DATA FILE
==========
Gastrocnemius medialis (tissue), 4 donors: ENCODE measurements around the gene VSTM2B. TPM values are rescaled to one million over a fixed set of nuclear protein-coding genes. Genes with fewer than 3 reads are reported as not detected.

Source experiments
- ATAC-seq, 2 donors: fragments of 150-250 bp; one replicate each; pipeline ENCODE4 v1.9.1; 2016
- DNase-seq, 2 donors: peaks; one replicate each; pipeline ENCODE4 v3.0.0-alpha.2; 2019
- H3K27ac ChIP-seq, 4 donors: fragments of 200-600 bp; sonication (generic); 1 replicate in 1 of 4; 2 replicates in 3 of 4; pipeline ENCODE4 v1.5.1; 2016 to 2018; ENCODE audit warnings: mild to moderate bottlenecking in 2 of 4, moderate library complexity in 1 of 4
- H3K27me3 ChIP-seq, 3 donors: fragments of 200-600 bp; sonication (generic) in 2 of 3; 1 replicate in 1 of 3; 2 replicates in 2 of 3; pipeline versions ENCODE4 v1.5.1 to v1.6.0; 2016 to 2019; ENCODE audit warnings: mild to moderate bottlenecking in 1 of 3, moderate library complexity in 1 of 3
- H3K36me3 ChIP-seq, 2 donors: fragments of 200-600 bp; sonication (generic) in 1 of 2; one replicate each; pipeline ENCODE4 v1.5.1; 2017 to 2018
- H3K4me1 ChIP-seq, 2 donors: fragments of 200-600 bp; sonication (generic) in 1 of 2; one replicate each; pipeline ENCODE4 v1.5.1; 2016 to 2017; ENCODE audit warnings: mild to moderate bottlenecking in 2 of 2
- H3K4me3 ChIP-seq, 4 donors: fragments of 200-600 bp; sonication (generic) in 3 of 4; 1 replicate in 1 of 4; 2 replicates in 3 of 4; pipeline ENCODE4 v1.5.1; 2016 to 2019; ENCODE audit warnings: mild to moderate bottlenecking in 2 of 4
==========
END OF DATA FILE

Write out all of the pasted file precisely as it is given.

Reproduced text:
Gastrocnemius medialis (tissue), 4 donors: ENCODE measurements around the gene VSTM2B. TPM values are rescaled to one million over a fixed set of nuclear protein-coding genes. Genes with fewer than 3 reads are reported as not detected.

Source experiments
- ATAC-seq, 2 donors: fragments of 150-250 bp; one replicate each; pipeline ENCODE4 v1.9.1; 2016
- DNase-seq, 2 donors: peaks; one replicate each; pipeline ENCODE4 v3.0.0-alpha.2; 2019
- H3K27ac ChIP-seq, 4 donors: fragments of 200-600 bp; sonication (generic); 1 replicate in 1 of 4; 2 replicates in 3 of 4; pipeline ENCODE4 v1.5.1; 2016 to 2018; ENCODE audit warnings: mild to moderate bottlenecking in 2 of 4, moderate library complexity in 1 of 4
- H3K27me3 ChIP-seq, 3 donors: fragments of 200-600 bp; sonication (generic) in 2 of 3; 1 replicate in 1 of 3; 2 replicates in 2 of 3; pipeline versions ENCODE4 v1.5.1 to v1.6.0; 2016 to 2019; ENCODE audit warnings: mild to moderate bottlenecking in 1 of 3, moderate library complexity in 1 of 3
- H3K36me3 ChIP-seq, 2 donors: fragments of 200-600 bp; sonication (generic) in 1 of 2; one replicate each; pipeline ENCODE4 v1.5.1; 2017 to 2018
- H3K4me1 ChIP-seq, 2 donors: fragments of 200-600 bp; sonication (generic) in 1 of 2; one replicate each; pipeline ENCODE4 v1.5.1; 2016 to 2017; ENCODE audit warnings: mild to moderate bottlenecking in 2 of 2
- H3K4me3 ChIP-seq, 4 donors: fragments of 200-600 bp; sonication (generic) in 3 of 4; 1 replicate in 1 of 4; 2 replicates in 3 of 4; pipeline ENCODE4 v1.5.1; 2016 to 2019; ENCODE audit warnings: mild to moderate bottlenecking in 2 of 4